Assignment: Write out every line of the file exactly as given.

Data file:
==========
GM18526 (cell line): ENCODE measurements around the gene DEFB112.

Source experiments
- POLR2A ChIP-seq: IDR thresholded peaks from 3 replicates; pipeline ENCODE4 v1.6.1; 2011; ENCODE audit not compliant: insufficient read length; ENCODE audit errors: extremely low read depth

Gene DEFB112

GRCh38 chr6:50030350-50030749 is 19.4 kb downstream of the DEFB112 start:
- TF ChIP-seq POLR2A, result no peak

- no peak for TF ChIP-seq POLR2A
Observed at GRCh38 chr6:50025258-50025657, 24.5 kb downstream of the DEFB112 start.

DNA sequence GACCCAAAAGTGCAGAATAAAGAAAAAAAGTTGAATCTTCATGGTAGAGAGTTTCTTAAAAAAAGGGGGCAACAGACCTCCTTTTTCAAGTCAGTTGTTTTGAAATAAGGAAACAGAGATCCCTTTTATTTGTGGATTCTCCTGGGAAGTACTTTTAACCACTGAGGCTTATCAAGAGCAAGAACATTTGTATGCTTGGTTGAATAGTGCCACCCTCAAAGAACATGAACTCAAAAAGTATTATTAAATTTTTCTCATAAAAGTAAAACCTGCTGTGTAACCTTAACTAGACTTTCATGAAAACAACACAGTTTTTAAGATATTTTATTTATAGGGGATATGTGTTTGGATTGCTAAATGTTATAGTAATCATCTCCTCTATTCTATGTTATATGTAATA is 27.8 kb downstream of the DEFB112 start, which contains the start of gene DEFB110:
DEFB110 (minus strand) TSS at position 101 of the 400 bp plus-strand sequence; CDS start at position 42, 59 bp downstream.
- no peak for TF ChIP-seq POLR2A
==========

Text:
GM18526 (cell line): ENCODE measurements around the gene DEFB112.

Source experiments
- POLR2A ChIP-seq: IDR thresholded peaks from 3 replicates; pipeline ENCODE4 v1.6.1; 2011; ENCODE audit not compliant: insufficient read length; ENCODE audit errors: extremely low read depth

Gene DEFB112

GRCh38 chr6:50030350-50030749 is 19.4 kb downstream of the DEFB112 start:
- TF ChIP-seq POLR2A, result no peak

- no peak for TF ChIP-seq POLR2A
Observed at GRCh38 chr6:50025258-50025657, 24.5 kb downstream of the DEFB112 start.

DNA sequence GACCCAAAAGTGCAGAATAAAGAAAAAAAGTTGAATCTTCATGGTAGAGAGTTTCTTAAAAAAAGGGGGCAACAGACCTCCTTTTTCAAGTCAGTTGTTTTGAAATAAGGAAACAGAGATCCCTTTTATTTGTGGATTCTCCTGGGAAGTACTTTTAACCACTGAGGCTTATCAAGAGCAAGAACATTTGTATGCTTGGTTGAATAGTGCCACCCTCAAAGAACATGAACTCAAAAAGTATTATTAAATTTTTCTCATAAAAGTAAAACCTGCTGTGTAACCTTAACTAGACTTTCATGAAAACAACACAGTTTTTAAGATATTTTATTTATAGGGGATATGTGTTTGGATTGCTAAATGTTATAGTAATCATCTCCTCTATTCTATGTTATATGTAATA is 27.8 kb downstream of the DEFB112 start, which contains the start of gene DEFB110:
DEFB110 (minus strand) TSS at position 101 of the 400 bp plus-strand sequence; CDS start at position 42, 59 bp downstream.
- no peak for TF ChIP-seq POLR2A